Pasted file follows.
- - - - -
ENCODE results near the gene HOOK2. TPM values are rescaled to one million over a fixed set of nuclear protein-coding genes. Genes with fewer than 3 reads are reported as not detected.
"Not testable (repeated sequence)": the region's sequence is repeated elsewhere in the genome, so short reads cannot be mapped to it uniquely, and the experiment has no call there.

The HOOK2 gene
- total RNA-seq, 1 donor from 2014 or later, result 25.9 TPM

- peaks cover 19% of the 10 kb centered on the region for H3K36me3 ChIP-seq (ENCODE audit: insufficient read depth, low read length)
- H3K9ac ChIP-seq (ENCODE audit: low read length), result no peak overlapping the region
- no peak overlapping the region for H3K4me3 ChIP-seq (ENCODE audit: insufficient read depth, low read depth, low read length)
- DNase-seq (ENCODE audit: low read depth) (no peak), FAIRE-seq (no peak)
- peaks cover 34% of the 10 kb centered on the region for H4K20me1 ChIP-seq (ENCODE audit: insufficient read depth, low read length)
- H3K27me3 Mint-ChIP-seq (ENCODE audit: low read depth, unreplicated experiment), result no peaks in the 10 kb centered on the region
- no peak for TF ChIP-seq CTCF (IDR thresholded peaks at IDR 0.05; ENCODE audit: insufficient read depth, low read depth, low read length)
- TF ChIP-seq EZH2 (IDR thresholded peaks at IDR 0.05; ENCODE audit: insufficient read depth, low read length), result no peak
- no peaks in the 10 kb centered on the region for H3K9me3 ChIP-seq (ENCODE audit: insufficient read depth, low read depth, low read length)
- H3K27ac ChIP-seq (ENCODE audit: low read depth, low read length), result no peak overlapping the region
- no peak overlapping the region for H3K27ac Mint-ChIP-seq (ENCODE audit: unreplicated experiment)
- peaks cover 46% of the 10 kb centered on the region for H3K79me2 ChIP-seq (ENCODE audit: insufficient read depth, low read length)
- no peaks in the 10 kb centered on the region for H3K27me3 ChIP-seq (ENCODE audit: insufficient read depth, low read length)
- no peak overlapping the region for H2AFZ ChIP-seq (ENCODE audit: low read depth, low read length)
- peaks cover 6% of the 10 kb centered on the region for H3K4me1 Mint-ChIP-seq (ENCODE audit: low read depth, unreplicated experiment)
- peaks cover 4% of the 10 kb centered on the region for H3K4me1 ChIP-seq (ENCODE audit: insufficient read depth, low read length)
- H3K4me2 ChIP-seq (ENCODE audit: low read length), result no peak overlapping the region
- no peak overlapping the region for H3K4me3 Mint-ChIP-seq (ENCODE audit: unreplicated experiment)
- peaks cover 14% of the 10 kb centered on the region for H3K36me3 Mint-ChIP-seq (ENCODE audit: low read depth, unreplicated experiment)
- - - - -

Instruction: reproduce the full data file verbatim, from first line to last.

ENCODE results near the gene HOOK2. TPM values are rescaled to one million over a fixed set of nuclear protein-coding genes. Genes with fewer than 3 reads are reported as not detected.
"Not testable (repeated sequence)": the region's sequence is repeated elsewhere in the genome, so short reads cannot be mapped to it uniquely, and the experiment has no call there.

The HOOK2 gene
- total RNA-seq, 1 donor from 2014 or later, result 25.9 TPM

- peaks cover 19% of the 10 kb centered on the region for H3K36me3 ChIP-seq (ENCODE audit: insufficient read depth, low read length)
- H3K9ac ChIP-seq (ENCODE audit: low read length), result no peak overlapping the region
- no peak overlapping the region for H3K4me3 ChIP-seq (ENCODE audit: insufficient read depth, low read depth, low read length)
- DNase-seq (ENCODE audit: low read depth) (no peak), FAIRE-seq (no peak)
- peaks cover 34% of the 10 kb centered on the region for H4K20me1 ChIP-seq (ENCODE audit: insufficient read depth, low read length)
- H3K27me3 Mint-ChIP-seq (ENCODE audit: low read depth, unreplicated experiment), result no peaks in the 10 kb centered on the region
- no peak for TF ChIP-seq CTCF (IDR thresholded peaks at IDR 0.05; ENCODE audit: insufficient read depth, low read depth, low read length)
- TF ChIP-seq EZH2 (IDR thresholded peaks at IDR 0.05; ENCODE audit: insufficient read depth, low read length), result no peak
- no peaks in the 10 kb centered on the region for H3K9me3 ChIP-seq (ENCODE audit: insufficient read depth, low read depth, low read length)
- H3K27ac ChIP-seq (ENCODE audit: low read depth, low read length), result no peak overlapping the region
- no peak overlapping the region for H3K27ac Mint-ChIP-seq (ENCODE audit: unreplicated experiment)
- peaks cover 46% of the 10 kb centered on the region for H3K79me2 ChIP-seq (ENCODE audit: insufficient read depth, low read length)
- no peaks in the 10 kb centered on the region for H3K27me3 ChIP-seq (ENCODE audit: insufficient read depth, low read length)
- no peak overlapping the region for H2AFZ ChIP-seq (ENCODE audit: low read depth, low read length)
- peaks cover 6% of the 10 kb centered on the region for H3K4me1 Mint-ChIP-seq (ENCODE audit: low read depth, unreplicated experiment)
- peaks cover 4% of the 10 kb centered on the region for H3K4me1 ChIP-seq (ENCODE audit: insufficient read depth, low read length)
- H3K4me2 ChIP-seq (ENCODE audit: low read length), result no peak overlapping the region
- no peak overlapping the region for H3K4me3 Mint-ChIP-seq (ENCODE audit: unreplicated experiment)
- peaks cover 14% of the 10 kb centered on the region for H3K36me3 Mint-ChIP-seq (ENCODE audit: low read depth, unreplicated experiment)